How Needs, Networks, and Narratives Promote a Willingness to Engage In Extremism
Publication or External Link
Psychological theorists maintain that all behaviors are motivated by a basic set of biological and psychogenic needs (Deci & Ryan, 2000; Fiske, 2004; Higgins, 2012; Maslow, 1943). Different levels and constellations of needs elicit widely different behaviors from different individuals. The present research inquiries into conditions that increase individuals’ readiness to engage in behaviors characterized as extreme. According to Kruglanski et. al. (2018) extreme behavior occurs under the conditions of motivational imbalance when one need dominates others for a protracted period of time.
Whereas the model of motivational imbalance pertains to any need, in the present research I was interested in how it plays out when the dominant need is individuals’ quest for significance and mattering assumed to motivate individuals to engage in extremism for ideological causes (Kruglanski et al., 2013, 2014, 2017). The need for significance is social in nature, as significance is defined in terms of living up to values cherished by a given group. Hence, Kruglanski, Belanger & Gunaratna (2019) proposed a 3N model of extremism in which the need for significance is served by behaviors identified in the narrative embraced by the individual’s social network.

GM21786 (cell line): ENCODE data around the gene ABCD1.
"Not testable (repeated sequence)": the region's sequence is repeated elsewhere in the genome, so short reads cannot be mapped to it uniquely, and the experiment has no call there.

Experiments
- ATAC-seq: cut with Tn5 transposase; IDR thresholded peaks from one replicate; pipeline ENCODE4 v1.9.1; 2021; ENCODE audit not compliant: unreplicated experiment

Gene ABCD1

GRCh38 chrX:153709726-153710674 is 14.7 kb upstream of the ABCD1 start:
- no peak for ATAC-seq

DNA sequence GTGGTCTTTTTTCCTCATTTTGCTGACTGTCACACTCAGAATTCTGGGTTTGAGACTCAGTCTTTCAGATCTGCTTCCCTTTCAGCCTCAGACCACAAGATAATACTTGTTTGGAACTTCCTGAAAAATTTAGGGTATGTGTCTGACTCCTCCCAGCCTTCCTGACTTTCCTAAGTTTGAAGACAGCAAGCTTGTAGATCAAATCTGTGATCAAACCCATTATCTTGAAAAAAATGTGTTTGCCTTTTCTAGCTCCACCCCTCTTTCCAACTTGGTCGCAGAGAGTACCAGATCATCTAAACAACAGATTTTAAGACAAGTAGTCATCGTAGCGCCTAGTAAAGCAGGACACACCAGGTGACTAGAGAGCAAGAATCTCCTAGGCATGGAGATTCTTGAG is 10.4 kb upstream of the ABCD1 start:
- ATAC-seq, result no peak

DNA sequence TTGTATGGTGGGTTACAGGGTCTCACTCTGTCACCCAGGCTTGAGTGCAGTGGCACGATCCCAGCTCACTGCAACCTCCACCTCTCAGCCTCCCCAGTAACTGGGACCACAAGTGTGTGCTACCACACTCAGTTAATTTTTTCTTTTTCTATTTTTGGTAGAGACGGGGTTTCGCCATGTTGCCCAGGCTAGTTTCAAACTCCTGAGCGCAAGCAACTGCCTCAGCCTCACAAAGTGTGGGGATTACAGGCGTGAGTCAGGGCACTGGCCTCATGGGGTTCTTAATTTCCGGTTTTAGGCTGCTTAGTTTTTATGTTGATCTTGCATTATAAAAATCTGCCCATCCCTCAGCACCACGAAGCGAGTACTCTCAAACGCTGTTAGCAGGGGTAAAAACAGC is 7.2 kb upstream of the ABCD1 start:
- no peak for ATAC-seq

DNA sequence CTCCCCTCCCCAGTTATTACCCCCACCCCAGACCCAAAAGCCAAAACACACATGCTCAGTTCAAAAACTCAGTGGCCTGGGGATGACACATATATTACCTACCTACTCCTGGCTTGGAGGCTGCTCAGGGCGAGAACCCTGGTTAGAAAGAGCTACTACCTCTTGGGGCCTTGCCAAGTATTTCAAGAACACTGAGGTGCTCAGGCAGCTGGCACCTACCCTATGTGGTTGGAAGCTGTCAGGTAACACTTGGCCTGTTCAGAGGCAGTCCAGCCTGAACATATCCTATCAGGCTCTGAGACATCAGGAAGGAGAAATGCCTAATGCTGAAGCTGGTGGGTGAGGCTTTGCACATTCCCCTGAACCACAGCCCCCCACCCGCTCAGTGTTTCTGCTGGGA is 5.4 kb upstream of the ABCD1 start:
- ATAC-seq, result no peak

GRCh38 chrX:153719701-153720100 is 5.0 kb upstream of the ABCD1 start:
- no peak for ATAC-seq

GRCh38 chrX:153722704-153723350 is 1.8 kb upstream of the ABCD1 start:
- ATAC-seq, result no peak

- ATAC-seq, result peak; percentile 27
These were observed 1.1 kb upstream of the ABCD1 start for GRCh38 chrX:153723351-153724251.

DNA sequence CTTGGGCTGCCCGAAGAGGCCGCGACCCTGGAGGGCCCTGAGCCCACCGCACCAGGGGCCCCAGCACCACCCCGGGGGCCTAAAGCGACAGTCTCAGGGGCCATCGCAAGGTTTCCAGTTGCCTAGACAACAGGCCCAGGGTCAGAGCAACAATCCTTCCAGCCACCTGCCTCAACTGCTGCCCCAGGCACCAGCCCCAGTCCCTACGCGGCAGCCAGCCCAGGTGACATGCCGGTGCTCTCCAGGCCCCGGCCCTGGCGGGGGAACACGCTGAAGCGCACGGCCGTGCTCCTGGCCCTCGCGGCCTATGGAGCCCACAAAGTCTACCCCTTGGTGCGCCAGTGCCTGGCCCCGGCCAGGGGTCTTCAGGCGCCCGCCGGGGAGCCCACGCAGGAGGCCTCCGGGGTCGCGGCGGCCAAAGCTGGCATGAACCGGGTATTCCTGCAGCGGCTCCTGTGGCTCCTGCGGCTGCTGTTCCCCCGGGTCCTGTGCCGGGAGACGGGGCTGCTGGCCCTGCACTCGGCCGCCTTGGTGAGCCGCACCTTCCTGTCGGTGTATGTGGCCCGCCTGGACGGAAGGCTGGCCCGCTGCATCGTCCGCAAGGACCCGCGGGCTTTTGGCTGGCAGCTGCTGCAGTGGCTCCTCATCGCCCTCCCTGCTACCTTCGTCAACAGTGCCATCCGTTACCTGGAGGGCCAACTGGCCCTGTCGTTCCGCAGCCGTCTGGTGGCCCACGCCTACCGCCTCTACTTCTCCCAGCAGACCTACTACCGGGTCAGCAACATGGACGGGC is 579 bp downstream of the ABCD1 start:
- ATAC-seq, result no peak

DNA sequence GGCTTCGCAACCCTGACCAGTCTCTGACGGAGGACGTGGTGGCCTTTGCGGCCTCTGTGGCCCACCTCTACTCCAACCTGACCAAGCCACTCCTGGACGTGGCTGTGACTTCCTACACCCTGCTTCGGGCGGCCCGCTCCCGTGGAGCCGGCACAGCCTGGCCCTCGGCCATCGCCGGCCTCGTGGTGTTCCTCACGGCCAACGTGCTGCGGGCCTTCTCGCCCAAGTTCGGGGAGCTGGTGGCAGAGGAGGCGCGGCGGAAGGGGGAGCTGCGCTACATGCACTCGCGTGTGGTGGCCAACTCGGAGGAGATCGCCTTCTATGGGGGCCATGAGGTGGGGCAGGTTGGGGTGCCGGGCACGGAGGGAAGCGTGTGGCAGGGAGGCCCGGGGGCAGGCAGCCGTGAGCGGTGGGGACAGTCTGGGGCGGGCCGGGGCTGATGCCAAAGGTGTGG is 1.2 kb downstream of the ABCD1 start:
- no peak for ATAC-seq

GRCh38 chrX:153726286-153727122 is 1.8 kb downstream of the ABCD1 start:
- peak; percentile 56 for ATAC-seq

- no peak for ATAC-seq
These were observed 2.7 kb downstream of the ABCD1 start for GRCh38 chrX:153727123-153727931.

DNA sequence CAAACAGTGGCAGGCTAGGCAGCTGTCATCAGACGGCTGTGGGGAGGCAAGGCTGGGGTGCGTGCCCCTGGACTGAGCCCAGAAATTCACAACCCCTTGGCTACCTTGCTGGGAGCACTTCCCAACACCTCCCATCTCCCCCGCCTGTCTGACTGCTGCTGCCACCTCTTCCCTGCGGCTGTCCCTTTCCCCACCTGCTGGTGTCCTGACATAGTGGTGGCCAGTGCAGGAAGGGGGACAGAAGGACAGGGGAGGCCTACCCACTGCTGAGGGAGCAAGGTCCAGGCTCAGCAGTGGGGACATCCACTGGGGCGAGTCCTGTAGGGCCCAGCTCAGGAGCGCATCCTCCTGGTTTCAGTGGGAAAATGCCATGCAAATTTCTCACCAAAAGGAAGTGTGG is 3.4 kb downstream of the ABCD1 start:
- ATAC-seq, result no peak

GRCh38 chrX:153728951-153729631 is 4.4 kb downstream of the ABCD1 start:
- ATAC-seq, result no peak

Four studies examined the 3N model toward exploring the psychological processes that set the stage for extremism. This research was driven by two main objectives. The first objective was to explore how three factors claimed to be of major influence on extremism, namely individuals’ Needs, their social Networks, and the Narratives embraced by those networks interact to motivate individuals’ willingness to make sacrifices. Second, to expand the body of empirical evidence supporting the 3N model by investigating thus far unexamined conditions of activating the quest for significance, and their possible interaction with an individuals’ Regulatory Focus orientation (Higgins, 1997). The results of the four studies provided mixed support for the hypothesized relations. Potential explanations and theoretical implications of the findings are discussed.